Sciensano coordinates all measles data from different sources (compulsory notification, Pedisurv, Epilabo and NRC) to evaluate measles activity and thus monitors the elimination status of measles in Belgium according to WHO guidelines. Sciensano is also the National Reference Center (NRC) for measles. The Belgian Official Medicines Control Laboratory (OMCL) of Sciensano, together with the European OMCL network, is responsible for the quality control of the measles vaccine prior to marketing.
Measles is a highly contagious infectious disease, which can occur in both children and adults and can cause serious complications. The disease is avoided by vaccination with two doses.
What is measles?
Measuring is an infectious disease caused by the morbillivirus. This virus is transmitted from person to person by direct or indirect contact with droplets from nose or mouth (e.g. coughing, sneezing or touching handkerchiefs).
Measles exhibits a typical skin rash and high fever. The rash begins in the face, often behind the ears, and gradually spreads from the upper to the lower part of the chest and to the limbs. A few days before the appearance of the rash, the disease begins with a cold, general malaise and fever (catarrhal phase). This is a highly contagious period.
Measles is highly contagious and can very quickly lead to epidemics in groups or individuals in the general population who are insufficiently protected by vaccination. Measles is contagious from 4 days before to 4 days after the onset of skin rash, with maximum infectivity during the catarrhal phase (cold phase, see symptoms).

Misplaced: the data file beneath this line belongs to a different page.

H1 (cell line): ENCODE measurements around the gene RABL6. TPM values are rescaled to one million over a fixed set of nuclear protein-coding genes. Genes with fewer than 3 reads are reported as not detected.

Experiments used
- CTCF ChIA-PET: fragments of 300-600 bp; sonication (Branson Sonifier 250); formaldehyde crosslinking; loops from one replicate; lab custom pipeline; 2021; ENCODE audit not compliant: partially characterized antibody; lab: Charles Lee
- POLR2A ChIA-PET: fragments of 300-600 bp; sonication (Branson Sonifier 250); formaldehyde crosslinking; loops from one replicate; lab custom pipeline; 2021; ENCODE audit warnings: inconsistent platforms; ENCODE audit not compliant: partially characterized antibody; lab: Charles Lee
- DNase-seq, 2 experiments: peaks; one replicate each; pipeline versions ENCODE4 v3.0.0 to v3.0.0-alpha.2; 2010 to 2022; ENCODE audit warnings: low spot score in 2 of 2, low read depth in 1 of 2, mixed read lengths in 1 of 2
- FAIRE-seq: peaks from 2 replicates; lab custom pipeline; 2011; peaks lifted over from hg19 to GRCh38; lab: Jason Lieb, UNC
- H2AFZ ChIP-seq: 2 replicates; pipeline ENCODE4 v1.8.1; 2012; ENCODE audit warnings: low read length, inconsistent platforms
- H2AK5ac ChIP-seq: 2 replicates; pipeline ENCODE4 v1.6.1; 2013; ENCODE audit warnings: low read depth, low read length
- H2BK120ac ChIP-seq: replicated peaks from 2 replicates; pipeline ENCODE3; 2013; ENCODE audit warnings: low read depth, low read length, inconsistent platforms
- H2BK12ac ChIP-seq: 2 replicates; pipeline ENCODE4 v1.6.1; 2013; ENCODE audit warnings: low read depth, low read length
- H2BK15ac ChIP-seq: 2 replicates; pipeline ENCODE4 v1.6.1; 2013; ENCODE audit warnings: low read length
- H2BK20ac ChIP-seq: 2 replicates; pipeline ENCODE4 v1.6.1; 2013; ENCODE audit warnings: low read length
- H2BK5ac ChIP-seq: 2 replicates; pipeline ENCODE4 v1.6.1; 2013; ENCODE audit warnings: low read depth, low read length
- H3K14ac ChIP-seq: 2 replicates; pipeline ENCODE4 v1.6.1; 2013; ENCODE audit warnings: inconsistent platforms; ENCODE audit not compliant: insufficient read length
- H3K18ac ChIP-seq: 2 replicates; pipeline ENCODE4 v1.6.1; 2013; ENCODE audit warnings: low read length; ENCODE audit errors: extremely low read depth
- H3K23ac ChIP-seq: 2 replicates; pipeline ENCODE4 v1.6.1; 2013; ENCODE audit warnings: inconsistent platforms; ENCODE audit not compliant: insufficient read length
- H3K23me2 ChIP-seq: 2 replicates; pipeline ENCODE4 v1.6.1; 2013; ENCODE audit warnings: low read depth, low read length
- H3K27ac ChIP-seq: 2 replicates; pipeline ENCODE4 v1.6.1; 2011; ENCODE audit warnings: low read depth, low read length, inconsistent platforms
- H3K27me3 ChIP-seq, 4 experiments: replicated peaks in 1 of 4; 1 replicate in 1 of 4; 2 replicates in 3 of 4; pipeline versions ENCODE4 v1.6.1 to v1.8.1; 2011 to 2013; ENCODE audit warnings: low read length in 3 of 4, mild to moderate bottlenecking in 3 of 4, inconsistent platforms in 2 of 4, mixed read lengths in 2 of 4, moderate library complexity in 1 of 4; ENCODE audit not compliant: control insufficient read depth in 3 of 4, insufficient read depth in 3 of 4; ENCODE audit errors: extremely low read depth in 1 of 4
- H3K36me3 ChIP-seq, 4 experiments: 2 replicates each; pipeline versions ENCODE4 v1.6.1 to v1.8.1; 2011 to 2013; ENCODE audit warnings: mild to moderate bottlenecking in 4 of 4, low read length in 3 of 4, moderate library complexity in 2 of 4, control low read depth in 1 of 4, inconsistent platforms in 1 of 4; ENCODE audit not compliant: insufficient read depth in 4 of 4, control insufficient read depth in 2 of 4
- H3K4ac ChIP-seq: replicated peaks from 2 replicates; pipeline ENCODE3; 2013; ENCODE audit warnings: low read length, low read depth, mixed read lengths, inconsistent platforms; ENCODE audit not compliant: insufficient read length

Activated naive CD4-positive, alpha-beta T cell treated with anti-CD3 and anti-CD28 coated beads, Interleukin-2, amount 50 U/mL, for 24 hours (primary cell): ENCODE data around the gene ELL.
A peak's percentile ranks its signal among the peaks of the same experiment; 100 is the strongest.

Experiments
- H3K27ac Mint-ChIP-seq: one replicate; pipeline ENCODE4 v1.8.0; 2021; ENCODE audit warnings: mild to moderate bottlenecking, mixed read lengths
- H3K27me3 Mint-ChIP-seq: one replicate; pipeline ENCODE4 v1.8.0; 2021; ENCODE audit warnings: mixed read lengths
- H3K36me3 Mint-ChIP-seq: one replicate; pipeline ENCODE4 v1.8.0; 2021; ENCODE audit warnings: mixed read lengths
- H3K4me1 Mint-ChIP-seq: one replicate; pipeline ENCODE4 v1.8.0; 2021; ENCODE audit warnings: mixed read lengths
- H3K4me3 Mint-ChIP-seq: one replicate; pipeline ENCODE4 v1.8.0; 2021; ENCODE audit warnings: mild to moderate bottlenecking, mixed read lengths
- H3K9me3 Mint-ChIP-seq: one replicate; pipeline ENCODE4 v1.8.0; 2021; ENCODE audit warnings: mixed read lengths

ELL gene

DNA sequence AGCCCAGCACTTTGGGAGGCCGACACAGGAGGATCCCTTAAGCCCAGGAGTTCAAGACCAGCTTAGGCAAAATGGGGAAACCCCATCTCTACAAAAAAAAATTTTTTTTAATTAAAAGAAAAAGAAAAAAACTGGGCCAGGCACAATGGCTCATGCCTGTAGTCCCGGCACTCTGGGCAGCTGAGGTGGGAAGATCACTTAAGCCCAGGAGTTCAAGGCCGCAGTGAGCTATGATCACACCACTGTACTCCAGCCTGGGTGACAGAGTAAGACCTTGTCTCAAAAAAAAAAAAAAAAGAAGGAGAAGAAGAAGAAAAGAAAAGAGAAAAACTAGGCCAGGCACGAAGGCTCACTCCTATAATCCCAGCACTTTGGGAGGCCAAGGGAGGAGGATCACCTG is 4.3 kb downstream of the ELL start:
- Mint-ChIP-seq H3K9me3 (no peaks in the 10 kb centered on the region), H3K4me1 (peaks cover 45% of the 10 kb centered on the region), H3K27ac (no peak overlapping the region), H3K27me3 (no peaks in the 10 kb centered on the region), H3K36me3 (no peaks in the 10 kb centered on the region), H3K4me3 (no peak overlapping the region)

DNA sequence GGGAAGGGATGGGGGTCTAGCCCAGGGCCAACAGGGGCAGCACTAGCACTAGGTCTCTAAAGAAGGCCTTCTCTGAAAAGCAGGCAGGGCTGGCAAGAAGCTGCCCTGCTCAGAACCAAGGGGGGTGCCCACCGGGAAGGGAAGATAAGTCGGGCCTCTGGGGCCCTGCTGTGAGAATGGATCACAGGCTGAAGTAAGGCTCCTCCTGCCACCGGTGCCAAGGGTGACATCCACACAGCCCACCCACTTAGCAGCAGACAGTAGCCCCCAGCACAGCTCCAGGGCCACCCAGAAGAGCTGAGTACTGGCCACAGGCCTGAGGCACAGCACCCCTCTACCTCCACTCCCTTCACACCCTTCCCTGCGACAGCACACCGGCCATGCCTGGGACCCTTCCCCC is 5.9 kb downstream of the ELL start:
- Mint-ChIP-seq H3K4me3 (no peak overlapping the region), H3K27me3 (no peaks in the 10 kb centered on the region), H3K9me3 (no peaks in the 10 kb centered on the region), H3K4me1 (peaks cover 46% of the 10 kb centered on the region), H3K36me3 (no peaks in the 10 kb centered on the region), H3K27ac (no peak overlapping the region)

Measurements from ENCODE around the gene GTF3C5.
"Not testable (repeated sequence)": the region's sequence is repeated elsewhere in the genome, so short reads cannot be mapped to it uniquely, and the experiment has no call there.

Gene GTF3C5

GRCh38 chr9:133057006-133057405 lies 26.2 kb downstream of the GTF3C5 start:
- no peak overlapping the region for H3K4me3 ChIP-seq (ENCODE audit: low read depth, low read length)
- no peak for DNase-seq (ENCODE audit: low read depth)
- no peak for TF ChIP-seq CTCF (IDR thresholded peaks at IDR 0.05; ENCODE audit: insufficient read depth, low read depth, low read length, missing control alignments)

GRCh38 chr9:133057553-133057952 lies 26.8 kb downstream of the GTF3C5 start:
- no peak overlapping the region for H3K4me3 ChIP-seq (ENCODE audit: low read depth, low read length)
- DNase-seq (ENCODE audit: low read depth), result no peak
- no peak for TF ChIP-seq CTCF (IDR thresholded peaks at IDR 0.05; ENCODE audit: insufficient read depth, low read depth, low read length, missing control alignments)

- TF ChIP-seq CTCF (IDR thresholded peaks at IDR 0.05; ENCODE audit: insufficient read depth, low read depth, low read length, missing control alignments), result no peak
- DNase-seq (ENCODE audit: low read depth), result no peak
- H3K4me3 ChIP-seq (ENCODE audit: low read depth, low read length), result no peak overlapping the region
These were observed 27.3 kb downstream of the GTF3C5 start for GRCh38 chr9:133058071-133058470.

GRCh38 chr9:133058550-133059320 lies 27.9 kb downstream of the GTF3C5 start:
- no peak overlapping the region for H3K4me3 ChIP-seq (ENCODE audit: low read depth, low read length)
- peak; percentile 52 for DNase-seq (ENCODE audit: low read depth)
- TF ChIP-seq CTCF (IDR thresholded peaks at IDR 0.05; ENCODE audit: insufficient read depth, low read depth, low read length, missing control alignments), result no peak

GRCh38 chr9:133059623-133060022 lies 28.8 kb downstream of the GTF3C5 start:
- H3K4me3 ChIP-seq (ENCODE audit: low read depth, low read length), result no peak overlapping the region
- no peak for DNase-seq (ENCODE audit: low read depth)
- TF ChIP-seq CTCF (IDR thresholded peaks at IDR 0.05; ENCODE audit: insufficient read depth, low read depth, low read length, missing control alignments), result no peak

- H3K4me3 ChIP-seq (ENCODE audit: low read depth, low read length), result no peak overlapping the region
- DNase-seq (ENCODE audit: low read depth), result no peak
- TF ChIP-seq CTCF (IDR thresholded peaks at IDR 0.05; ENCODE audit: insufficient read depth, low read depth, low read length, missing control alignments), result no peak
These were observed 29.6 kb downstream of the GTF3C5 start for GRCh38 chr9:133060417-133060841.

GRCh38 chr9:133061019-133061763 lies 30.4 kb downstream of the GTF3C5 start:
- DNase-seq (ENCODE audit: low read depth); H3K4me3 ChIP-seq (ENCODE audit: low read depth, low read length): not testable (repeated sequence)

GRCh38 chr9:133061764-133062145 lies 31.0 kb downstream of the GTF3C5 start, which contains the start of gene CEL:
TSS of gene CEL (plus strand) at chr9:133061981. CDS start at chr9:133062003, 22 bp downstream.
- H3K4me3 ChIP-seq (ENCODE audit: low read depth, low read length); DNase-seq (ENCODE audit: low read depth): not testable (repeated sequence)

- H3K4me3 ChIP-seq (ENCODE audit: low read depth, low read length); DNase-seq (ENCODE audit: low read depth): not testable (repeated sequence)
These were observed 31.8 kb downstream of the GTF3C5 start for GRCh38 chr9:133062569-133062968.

Measles is a serious infectious disease that can lead to complications (otitis media (inflammation of the middle ear), pneumonia, diarrhea in 10 to 20% of cases. In 0.05 to 0.1% of cases, encephalitis can occur. In rare cases, several years after the occurrence of measles, subacute sclerosing panencephalitis (SSPE) may occur. In recent years serious complications have also been observed in adults. In pregnant women, measles increases the risk of miscarriage, premature birth and fetal death. The disease can be avoided by vaccination.
A diagnosis of measles is first made based on clinical signs and then confirmed by laboratory tests (serum, saliva and/or nose and throat swab).
There is no specific treatment for measles. The disease can be prevented by vaccination (2 doses).
The vaccination schedule provides for two doses, one at the age of 12 months and one at the age of 10-12 years. These vaccines are part of the basic vaccination scheme for children and adolescents and are offered free of charge through government vaccination programs.
It is important to note that there is strict monitoring of the quality of all vaccines on the market in Europe. Only after a European Official Medicines Control Laboratory (OMCL) has checked the quality of a vaccine can it be placed on the market. This control consists on the one hand of a critical review of the production data and quality analyses carried out by the vaccine manufacturer and on the other hand of additional analyses carried out by an OMCL. This control is one of Sciensano’s responsibilities.
Measles mainly occurs in winter and spring, but can occur throughout the year, especially during outbreaks.
All non-vaccinated persons constitute a possible risk group. In particular, children younger than 1 year of age, pregnant women, persons with immunosuppressive disorders and staff in the care sector.
In view of the public health risks, measles is a compulsorily notifiable infectious disease.
Information for health professionals
Description of the measles outbreak in Wallonia in 2017.